I’m not sure what I imagined when I first considered this trip. I know I imagined it would be somewhat uncomfortable. Somewhat of a culture shock, having to be so far away from all the amenities that I have become so accustomed to. I was nervous about having to dig a hole in order to go to the bathroom. Let’s be real, it’s not something anyone particularly looks forward to. And I was nervous about filtering water. There is something about drinking unclear, slightly brown water that anyone who is use to drinking clean, fresh tap water automatically cringes away from.
But the news that we were to camp up at the shelter changed all that completely.
The shelter was unlike any shelter I pictured, either. It was solid, built with more walls and stability that I thought shelter anywhere had. A binder in the shelter held pictures of history and process of it being built, with the aide of even a heliocopter thanks to some generous donors at the time. Before arriving, my idea of shelters were that they were all these tiny, little lean-to like contraptions which helped against the weather but only just enough. Since last summer, I’ve learned much differently.
When we arrived, I felt such relief at the prospect of not having to share tiny, very used tents to sleep in for the week. What’s more, we had an additional prospect by staying at the shelter: thru-hikers.
I guess the irony of such a sentiment is we instead shared a door-less, hard floor shelter full of a few fellow volunteers (others opted to still sleep in the tents), and complete strangers. Kinsman Shelter is along the Appalachian Trail, and from day one thru-hikers and section hikers would find their way to it, and therefore, to us. Somehow, even now as I write this, this was so much more enjoyable of a prospect, even if in reality more crowded.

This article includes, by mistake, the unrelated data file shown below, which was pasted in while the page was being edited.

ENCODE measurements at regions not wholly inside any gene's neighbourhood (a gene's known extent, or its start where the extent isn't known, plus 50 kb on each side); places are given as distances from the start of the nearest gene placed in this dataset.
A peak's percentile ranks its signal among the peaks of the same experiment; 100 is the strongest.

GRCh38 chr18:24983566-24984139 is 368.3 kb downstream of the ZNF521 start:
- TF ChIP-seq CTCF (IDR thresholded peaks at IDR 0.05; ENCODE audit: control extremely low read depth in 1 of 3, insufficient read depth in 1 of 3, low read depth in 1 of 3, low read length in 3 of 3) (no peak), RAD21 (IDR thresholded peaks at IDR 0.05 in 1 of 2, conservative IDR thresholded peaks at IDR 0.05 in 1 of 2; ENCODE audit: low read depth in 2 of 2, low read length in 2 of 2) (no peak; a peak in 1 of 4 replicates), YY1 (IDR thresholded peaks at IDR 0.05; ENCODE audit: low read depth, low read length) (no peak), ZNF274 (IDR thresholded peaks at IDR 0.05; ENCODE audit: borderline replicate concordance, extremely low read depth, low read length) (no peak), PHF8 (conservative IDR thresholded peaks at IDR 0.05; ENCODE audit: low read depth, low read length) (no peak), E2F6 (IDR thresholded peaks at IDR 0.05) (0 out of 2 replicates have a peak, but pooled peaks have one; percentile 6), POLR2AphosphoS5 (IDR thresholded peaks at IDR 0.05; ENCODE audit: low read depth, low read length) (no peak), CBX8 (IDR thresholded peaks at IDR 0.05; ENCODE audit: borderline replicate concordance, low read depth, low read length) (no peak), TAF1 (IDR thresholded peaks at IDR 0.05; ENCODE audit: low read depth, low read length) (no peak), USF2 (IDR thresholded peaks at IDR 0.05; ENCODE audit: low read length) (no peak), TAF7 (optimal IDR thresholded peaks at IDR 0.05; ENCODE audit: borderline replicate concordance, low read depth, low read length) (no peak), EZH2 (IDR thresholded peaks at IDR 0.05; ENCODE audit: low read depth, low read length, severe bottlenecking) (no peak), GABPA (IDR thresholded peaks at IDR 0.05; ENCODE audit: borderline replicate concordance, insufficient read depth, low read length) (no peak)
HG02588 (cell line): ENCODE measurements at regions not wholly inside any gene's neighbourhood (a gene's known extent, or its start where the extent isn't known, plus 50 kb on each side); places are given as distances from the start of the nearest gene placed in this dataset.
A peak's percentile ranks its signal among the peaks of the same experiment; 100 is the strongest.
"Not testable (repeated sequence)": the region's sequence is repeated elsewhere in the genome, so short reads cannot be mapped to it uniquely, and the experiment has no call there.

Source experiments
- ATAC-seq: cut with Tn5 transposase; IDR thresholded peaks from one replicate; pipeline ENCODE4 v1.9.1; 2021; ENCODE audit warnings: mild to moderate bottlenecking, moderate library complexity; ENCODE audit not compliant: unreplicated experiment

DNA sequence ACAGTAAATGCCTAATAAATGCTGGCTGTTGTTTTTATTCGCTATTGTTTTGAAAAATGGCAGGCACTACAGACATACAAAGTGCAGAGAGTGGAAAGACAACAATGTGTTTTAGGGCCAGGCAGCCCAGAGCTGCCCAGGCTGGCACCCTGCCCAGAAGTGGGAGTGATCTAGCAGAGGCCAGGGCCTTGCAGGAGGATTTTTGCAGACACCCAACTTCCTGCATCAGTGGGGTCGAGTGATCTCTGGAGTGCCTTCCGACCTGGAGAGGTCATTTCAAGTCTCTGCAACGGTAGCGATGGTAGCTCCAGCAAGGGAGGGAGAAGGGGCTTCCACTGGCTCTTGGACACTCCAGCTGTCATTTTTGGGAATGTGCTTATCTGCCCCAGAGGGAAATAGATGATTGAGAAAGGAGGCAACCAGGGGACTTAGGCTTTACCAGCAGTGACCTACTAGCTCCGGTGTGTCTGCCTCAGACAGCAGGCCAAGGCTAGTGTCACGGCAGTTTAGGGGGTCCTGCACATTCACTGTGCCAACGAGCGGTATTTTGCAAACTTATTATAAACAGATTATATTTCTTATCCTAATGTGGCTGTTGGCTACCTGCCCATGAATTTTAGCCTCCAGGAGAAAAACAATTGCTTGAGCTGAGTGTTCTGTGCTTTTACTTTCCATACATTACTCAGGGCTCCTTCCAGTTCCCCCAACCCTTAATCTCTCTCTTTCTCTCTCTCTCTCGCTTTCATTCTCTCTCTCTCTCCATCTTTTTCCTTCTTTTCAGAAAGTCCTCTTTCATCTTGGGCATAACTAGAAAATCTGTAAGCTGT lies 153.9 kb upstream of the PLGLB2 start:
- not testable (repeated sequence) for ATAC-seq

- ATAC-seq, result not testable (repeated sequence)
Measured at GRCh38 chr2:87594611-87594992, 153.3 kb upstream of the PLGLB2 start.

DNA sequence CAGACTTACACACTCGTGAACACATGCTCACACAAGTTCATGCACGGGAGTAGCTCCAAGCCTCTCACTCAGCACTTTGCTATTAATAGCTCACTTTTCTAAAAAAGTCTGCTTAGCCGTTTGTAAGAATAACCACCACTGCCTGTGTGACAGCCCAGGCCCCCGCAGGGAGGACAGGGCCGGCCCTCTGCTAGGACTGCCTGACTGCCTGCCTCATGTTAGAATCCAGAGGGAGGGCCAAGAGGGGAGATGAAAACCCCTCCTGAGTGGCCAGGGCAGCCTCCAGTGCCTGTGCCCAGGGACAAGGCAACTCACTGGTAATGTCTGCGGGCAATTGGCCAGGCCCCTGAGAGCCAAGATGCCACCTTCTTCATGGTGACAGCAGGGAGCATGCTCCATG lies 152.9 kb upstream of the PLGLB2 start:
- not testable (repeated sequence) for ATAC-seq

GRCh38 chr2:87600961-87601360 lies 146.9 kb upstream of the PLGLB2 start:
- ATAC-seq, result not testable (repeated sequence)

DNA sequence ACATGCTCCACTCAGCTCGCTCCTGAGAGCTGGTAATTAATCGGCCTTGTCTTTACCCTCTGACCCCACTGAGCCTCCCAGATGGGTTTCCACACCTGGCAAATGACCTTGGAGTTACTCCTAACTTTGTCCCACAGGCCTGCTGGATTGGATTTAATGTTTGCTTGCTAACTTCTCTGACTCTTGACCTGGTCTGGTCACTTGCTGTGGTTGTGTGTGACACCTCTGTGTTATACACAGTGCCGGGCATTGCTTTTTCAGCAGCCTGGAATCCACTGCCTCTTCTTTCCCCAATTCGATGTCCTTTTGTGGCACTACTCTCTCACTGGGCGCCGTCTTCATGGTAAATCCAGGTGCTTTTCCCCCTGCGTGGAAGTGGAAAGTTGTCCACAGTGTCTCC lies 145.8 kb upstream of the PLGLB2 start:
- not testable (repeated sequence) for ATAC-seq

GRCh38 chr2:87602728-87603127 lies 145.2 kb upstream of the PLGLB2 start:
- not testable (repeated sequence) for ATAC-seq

Most of the thru-hikers were so friendly and talkative. I wish very much I would have done a better job recording all their trail names, location they came from, and experiences. But I felt intrusive to ask too much, like it was being rude when they were probably tired and cold. Charlie Adams was “Pretty Boy”, at 17, and even his name sounded pretty. Like it was made up. Then there was Ean “Buns”, Dayhiker, Splinter, and 4.0. They all just graduated college, maybe around 22 or 23 years old if I was to guess. They slept in the shelter on Monday and Tuesday night. They were talkative and maybe a little rowdy–in a fun, silly kind of way.
They were the only ones I can look back on and remember when we met them. Some of the rest that came through I recorded in my notebook, but not on the specific day. Chaser, from Massachusetts, without anything else known about him. I can’t even recall his appearance, now. And Dice, who was only staying to watch the sunset before he moved on the same night.
Then there was Snacks. Snacks was an interesting girl, only 22, who we learned after a few hours actually had given Pretty Boy his trail name. She was South Bounder from Texas. She seemed fearless, easy-going, and friendly. I admired her.
The last of the AT hikers I recorded was an old married couple, maybe in their 60s or 70s. They were a tad eccentric and adorable, sharing the same passion and enjoying life to the fullest no matter that they were much older than most of the other hikers at our camp.
I hadn’t been hiking regularly before this trip. Occasionally, and never was it often anything new. Always, there had been this deep desire to. Yet, for whatever reason until this time I hadn’t realized how much opportunity there was for me. There is very little words I could write to express how it felt being there at Kinsmen Shelter, surrounded by the things I’d only seen on screens and post cards–and even more so experiencing the stories, community, and reality of the White Mountains. It was more than I could absorb at one moment in time. It might not have been an epic, challenging adventure, but there is something beautiful and simple in starting out brand new to something. Everything I did was a “first”, and that didn’t slip past me for a second. It changed everything for me. Where I am today, and where I plan on going in the future now includes a lot of things based solely on the decision to do this first trip. That’s always what they, say, isn’t it? That something, anything always begins with that first step.
I took it, and I knew instantly that first night. I was never looking back.